The above preview is unformatted text

This student written piece of work is one of many that can be found in our GCSE Northern Ireland 1965-85 section.

Found what you're looking for?

  • Start learning 29% faster today
  • 150,000+ documents available
  • Just £6.99 a month

Not the one? Search for your essay title...
  • Join over 1.2 million students every month
  • Accelerate your learning by 29%
  • Unlimited access from just £6.99 per month

See related essaysSee related essays

Related GCSE Northern Ireland 1965-85 essays

  1. Free essay

    Which Of The Following Events Has Had The Biggest Impact On The History Of ...

    David Lloyd George's decision even though at the time thought of as the best in my opinion made the situation worse by sending the black and tans in he created a lot of the violence himself, as the saying

  2. "The Failure of the British to Solve the Irish Question Arises From Ignorance and ...

    It was irrelevant to them. For example the civil riots in Ulster were not included in Westminster's agenda one year as they were "Stormont's business". Britain had been mainly reactive in their policy making towards Northern Ireland, rather than pro-active.

  1. Did Partition solve the problems in Ireland

    As protest to this SDLP and Nationalist MP's withdrew from Stormont and made official complaints to the UN about the brutal treatment of the Catholics. To show the problems Internment caused during the four months before it 8 people died during the four months afterwards 114 were killed.

  2. Why was Ireland partioned in 1922?

    The IRB belonged to Sinn Fein. Sinn Fein were a more radical rival to John Redmond's moderate nationalist party, the IPP (Irish Political Party). There were many short-term causes that led to the partition of Ireland. Firstly, carrying on from the previous reason, the IRB and IRC decided to take

  1. The following events have all helped shape the course of Irish history in the ...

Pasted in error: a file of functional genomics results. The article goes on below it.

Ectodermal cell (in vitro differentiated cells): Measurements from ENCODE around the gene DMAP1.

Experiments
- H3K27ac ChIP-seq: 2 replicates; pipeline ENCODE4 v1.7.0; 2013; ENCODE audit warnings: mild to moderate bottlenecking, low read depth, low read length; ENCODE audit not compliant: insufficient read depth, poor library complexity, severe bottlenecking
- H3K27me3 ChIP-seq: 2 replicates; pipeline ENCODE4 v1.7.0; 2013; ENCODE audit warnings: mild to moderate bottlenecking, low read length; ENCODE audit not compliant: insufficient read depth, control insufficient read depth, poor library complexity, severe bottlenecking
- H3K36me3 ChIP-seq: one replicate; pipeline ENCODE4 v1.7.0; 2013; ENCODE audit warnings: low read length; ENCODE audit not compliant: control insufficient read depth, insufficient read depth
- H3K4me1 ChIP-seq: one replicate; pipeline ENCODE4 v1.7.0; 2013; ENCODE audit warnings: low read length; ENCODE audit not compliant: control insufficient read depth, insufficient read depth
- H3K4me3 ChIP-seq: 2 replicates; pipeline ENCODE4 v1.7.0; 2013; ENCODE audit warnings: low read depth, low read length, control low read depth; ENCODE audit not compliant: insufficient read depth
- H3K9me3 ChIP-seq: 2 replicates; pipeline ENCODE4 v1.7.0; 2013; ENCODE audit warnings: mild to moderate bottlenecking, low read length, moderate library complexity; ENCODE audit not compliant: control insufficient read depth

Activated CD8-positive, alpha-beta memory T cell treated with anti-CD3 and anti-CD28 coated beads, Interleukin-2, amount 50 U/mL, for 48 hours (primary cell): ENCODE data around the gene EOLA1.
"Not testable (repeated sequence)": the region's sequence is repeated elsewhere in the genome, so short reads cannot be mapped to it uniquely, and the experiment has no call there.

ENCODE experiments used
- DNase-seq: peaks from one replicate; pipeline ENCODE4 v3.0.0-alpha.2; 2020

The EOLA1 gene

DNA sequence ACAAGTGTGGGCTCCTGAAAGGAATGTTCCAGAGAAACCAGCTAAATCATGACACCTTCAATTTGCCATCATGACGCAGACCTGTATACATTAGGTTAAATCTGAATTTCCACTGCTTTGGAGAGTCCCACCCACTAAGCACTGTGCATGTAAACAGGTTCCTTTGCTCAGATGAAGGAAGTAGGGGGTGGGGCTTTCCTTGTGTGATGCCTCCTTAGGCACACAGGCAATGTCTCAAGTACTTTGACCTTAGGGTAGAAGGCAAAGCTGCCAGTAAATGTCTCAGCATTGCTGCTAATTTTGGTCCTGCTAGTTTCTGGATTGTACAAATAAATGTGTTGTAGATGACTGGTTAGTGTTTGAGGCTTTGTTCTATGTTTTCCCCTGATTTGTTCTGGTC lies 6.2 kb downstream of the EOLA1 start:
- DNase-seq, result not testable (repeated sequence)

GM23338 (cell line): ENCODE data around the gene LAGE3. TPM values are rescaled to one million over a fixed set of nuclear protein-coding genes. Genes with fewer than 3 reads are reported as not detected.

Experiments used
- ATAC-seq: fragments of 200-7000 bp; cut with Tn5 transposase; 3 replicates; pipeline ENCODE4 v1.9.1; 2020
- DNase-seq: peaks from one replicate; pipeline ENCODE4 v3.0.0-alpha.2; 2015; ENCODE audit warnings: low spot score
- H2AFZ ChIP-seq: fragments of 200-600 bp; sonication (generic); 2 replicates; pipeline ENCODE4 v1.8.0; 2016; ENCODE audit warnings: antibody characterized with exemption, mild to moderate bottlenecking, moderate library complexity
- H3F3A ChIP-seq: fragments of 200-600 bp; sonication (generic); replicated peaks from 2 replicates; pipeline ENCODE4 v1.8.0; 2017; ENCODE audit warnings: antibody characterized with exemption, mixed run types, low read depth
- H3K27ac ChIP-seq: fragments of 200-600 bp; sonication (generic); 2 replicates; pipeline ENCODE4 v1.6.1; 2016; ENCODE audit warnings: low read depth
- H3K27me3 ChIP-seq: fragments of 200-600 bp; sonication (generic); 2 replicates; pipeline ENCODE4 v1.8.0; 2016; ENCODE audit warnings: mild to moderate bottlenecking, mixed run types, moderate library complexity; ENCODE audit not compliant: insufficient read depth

Many people found the rising inspirational and this encouraged further violent resistance to the British rule and further support for Sinn Fein and the IRA was also set up because of this. Along with many other things the rising eventually also led to the partition of Ireland and independence for the south.

  2. Why Did the British Troops Go Into Northern Ireland in 1969?

    So, the Catholics were getting discriminated against when the marches that caused all the trouble were getting banned. This would of caused more hatred between Protestants and Catholics that would lead to more violence. Many people were worried about, with good reason.

  1. Why Did The British Government Partition Ireland in 1922?

    This was not very helpful, as most people were too weak to do any work. Many of the Nationalists affected by the potato famine (and many Nationalists afterwards) saw this British ineffectiveness as proof that the Union between Ireland and Britain as a means to control Ireland was flawed.

  2. What where the main features of Liberal Policies towards Ireland between 1906-1914.

    Initially, it was greeted by Irish Nationalists, as it raised their expectations of freedom. Funnily enough, although both Parnell and Gladstone had differed in their handling of the Irish question, the introduction of 'Home Rule' looked set to solidify a compromise between the two.

  • Over 160,000 pieces
    of student written work
  • Annotated by
    experienced teachers
  • Ideas and feedback to
    improve your own work